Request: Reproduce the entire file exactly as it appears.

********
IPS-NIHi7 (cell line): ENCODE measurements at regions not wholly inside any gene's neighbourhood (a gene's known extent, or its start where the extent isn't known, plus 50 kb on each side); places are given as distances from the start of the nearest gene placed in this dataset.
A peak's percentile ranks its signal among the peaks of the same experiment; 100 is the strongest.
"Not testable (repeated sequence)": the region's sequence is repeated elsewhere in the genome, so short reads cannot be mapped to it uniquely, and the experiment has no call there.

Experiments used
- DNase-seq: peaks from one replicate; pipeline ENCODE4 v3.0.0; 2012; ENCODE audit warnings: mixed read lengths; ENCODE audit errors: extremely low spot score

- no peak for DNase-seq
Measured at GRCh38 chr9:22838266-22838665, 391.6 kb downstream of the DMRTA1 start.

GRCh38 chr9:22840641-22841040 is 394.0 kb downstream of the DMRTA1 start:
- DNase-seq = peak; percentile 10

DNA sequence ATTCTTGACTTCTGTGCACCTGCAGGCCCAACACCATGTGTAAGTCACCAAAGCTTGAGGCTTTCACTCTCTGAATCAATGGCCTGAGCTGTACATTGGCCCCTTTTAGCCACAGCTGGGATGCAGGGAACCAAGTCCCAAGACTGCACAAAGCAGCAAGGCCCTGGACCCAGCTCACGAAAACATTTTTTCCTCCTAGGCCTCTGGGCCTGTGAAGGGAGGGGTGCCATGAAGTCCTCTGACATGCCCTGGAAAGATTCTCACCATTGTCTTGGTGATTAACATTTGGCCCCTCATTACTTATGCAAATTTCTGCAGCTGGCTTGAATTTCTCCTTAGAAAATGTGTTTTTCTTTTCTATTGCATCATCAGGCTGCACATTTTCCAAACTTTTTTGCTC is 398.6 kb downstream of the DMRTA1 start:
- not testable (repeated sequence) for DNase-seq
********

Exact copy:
IPS-NIHi7 (cell line): ENCODE measurements at regions not wholly inside any gene's neighbourhood (a gene's known extent, or its start where the extent isn't known, plus 50 kb on each side); places are given as distances from the start of the nearest gene placed in this dataset.
A peak's percentile ranks its signal among the peaks of the same experiment; 100 is the strongest.
"Not testable (repeated sequence)": the region's sequence is repeated elsewhere in the genome, so short reads cannot be mapped to it uniquely, and the experiment has no call there.

Experiments used
- DNase-seq: peaks from one replicate; pipeline ENCODE4 v3.0.0; 2012; ENCODE audit warnings: mixed read lengths; ENCODE audit errors: extremely low spot score

- no peak for DNase-seq
Measured at GRCh38 chr9:22838266-22838665, 391.6 kb downstream of the DMRTA1 start.

GRCh38 chr9:22840641-22841040 is 394.0 kb downstream of the DMRTA1 start:
- DNase-seq = peak; percentile 10

DNA sequence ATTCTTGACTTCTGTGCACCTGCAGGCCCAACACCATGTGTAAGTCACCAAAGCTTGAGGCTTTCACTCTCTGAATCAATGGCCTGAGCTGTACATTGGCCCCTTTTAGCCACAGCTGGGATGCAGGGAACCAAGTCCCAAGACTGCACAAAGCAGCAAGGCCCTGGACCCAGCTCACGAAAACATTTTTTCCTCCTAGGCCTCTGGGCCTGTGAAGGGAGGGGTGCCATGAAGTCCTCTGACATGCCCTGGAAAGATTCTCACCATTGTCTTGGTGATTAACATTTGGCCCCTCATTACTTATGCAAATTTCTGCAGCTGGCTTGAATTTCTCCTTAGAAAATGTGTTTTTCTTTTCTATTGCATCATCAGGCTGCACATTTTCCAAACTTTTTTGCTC is 398.6 kb downstream of the DMRTA1 start:
- not testable (repeated sequence) for DNase-seq